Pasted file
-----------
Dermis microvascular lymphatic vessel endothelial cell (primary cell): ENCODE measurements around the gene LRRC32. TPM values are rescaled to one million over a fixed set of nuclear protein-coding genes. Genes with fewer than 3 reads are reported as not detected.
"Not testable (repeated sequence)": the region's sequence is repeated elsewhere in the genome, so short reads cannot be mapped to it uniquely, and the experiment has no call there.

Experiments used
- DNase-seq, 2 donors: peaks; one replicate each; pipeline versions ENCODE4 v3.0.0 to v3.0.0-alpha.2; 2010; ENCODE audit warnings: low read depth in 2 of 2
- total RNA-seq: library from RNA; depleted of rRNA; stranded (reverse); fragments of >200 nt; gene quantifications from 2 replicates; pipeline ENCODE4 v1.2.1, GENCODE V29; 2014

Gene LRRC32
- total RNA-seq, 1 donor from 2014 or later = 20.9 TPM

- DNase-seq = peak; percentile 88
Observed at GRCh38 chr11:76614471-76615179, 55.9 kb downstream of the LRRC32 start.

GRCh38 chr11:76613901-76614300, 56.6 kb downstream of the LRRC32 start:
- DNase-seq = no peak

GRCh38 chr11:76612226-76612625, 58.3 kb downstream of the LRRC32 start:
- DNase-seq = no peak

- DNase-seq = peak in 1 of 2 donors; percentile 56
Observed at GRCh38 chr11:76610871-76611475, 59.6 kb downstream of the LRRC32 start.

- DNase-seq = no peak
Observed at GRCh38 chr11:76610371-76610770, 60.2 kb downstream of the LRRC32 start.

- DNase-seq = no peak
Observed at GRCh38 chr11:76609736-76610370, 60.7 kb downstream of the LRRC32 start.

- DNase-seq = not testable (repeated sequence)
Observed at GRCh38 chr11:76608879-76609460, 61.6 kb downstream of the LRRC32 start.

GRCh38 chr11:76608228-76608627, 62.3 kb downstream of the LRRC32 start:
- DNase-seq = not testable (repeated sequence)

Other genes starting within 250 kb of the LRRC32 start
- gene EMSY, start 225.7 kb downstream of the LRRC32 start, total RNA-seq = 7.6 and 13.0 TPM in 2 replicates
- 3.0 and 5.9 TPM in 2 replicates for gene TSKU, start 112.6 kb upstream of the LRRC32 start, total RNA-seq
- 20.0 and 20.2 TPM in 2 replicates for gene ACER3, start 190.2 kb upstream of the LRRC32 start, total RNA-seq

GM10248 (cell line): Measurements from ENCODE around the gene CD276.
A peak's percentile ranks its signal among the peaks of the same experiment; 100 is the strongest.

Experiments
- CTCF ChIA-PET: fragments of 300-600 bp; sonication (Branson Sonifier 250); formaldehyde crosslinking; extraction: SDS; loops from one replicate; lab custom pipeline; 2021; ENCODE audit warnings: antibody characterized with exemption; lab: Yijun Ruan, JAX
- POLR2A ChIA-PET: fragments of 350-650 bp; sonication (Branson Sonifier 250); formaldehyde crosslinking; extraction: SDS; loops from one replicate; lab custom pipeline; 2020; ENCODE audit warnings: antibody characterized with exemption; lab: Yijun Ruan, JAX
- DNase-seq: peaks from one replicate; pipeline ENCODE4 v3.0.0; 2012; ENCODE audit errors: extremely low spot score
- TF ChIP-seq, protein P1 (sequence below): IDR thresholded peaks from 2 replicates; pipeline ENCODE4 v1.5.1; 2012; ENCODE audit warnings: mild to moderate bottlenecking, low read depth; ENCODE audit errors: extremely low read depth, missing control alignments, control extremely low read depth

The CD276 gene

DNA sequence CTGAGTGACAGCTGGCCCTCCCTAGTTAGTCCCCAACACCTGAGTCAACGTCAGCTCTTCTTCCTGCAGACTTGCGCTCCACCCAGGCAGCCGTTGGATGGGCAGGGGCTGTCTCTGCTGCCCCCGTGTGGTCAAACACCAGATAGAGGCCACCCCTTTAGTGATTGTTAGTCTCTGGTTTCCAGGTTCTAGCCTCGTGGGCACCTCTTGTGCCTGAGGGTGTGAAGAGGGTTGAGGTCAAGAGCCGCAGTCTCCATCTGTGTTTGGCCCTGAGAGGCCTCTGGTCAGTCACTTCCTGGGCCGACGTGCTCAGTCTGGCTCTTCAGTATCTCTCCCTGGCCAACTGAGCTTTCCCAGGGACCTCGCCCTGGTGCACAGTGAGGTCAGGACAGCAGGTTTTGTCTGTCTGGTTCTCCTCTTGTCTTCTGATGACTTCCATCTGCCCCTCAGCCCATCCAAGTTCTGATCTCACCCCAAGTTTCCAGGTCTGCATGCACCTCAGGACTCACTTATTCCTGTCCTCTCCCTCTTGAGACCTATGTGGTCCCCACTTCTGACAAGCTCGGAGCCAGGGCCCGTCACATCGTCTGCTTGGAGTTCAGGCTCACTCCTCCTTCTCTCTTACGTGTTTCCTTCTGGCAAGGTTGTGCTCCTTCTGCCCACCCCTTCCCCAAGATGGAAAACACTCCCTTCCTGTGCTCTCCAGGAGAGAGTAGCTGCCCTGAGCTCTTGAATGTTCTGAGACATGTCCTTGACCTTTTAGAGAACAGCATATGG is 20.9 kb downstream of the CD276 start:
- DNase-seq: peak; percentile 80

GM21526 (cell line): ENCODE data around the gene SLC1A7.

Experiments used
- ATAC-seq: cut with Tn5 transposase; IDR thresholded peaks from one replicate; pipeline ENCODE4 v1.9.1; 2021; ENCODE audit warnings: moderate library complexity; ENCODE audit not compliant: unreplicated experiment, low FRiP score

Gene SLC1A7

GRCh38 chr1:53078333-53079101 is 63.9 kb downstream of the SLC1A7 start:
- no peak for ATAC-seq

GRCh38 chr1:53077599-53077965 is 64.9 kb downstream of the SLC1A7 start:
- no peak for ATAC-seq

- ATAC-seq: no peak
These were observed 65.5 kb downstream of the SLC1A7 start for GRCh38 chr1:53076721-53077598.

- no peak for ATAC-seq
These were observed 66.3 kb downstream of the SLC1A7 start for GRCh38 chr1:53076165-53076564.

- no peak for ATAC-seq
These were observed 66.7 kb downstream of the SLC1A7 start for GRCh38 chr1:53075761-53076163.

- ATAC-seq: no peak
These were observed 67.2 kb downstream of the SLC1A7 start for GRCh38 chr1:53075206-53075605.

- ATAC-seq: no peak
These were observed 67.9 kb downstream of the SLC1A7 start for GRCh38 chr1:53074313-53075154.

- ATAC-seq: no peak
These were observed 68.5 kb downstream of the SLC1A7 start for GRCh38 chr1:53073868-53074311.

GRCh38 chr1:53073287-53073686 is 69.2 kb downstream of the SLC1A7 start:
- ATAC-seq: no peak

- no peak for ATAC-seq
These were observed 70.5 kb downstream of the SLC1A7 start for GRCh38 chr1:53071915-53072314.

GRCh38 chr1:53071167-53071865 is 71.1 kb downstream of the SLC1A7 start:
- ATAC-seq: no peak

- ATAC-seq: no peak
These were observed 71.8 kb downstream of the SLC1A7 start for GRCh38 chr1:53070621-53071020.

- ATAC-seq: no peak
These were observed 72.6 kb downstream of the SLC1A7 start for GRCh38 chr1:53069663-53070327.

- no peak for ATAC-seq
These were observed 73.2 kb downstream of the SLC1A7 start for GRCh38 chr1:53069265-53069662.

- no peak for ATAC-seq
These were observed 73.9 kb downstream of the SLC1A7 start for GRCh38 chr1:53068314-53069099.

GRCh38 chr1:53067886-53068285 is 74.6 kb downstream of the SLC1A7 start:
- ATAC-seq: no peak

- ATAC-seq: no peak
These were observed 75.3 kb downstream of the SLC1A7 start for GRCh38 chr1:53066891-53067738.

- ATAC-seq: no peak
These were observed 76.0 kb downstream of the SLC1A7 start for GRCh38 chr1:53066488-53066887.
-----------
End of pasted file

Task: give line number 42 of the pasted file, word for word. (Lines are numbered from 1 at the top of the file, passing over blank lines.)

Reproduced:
GRCh38 chr1:53078333-53079101 is 63.9 kb downstream of the SLC1A7 start: